Clashes involving gunfire between supporters and opponents of ousted Egyptian president Mohamed Morsi killed at least two people and injured about 70 others near Cairo’s Tahrir Square on Friday night, state television said.
The violence came after the supreme leader of Morsi’s Muslim Brotherhood vowed the movement would stay on the streets until the deposed leader is restored as president, two days after the military removed him.
Witnesses said military vehicles were seen moving in the direction of the clashes.
Also unidentified gunmen killed five Egyptian policemen guarding a government building in the northern Sinai town of El-Arish Friday, a security official told AFP, aftera soldier was also killed in the region.
The gunmen, who were on a motorbike, shot the policemen dead before fleeing the scene,the official said.
Earlier on Friday, a soldier was killed as Islamist militants used rockets and machine guns in attacks on police stations and military posts in the restive area, a medic said.
Two soldiers were also wounded when a checkpoint inAl-Gura in the north of the peninsula came under fire.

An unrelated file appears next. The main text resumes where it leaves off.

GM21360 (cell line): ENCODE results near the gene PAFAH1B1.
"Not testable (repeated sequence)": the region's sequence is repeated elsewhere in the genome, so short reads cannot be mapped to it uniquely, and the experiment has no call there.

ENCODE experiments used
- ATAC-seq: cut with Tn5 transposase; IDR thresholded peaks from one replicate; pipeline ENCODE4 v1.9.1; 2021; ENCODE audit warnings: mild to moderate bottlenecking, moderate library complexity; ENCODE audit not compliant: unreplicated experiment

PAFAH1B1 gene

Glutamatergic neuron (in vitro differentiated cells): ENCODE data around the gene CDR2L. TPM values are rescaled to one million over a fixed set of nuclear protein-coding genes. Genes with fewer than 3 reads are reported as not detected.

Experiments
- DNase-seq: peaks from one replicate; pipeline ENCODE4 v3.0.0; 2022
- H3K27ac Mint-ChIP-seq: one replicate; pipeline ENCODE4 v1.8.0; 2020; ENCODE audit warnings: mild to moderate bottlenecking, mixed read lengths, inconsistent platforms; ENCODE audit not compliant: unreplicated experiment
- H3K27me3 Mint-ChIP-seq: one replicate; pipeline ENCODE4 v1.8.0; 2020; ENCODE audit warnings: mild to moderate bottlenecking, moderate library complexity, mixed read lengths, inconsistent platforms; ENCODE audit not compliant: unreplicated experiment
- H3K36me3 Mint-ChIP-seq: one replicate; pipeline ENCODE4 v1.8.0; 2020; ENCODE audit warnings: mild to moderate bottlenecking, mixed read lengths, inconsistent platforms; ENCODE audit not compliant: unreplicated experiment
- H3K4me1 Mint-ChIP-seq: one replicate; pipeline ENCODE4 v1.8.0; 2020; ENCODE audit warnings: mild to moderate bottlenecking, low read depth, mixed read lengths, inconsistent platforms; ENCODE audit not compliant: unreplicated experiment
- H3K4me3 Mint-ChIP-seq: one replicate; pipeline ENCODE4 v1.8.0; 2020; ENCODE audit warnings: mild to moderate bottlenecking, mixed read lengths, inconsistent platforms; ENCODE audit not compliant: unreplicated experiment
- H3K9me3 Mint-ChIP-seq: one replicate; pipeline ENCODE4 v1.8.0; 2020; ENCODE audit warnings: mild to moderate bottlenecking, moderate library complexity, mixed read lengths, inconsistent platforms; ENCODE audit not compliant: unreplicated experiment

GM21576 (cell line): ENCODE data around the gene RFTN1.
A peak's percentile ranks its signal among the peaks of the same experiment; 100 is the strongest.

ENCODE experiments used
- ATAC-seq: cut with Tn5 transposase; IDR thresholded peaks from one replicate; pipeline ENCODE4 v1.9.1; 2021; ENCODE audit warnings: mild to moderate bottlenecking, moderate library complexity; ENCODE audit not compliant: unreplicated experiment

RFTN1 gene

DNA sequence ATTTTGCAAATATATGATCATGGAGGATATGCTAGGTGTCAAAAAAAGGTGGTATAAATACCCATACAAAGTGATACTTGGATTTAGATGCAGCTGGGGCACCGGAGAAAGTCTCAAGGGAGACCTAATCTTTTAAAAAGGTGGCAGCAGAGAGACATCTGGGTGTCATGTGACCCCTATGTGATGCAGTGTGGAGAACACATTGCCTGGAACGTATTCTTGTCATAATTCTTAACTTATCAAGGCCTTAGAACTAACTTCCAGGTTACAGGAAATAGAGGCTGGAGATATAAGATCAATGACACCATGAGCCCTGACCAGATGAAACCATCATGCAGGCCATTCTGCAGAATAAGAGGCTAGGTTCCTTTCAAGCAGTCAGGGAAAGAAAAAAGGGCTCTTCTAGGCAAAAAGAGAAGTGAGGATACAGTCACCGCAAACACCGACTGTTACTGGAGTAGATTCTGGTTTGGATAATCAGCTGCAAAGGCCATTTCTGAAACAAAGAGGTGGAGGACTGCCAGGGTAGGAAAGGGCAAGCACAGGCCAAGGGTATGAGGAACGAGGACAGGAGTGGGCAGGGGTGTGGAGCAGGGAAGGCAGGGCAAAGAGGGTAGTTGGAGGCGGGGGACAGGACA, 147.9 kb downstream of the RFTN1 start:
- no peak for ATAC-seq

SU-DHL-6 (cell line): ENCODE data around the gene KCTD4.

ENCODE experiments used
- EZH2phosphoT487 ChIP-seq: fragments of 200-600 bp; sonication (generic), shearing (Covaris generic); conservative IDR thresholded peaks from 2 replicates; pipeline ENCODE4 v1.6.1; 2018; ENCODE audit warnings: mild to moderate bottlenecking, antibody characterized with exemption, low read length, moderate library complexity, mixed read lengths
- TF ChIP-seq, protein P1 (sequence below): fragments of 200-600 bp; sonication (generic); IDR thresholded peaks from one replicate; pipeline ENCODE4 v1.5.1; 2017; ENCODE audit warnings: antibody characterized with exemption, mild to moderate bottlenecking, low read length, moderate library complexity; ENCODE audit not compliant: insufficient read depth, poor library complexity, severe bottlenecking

A police station and a military intelligence building in the city of Rafah on the border with the Palestinian Gaza Strip and Israel were also attacked with rockets, security sources said.
Many Islamists have publicly warned of resorting to violence in retaliation for the ousting of president Mohamed Morsi who hails from the Muslim Brotherhood.
Morsi, Egypt’s first elected civilian president, was removed by the army on Wednesday after mass demonstrations against his one year of rule.
The authorities in Egypt closed the Rafah crossing after Friday’s attacks.
“Egypt has officially informed us that the Rafah crossing is closed until further notice because of the situation on the Egyptian side at Rafah and Sheikh Zuaid” in the Sinai, the interior ministry of the Hamas government ruling Gaza said.
Egyptian sources told AFP that the crossing into the Palestinian territory will remain closed indefinitely.
The Sinai has been plagued by security problems since early 2011 when president Hosni Mubarak was ousted.
Predominantly populated by Bedouins who have long-standing grievances with the central government, the Sinai is also home to radical Islamists who use it as a basefrom which to attack Israel.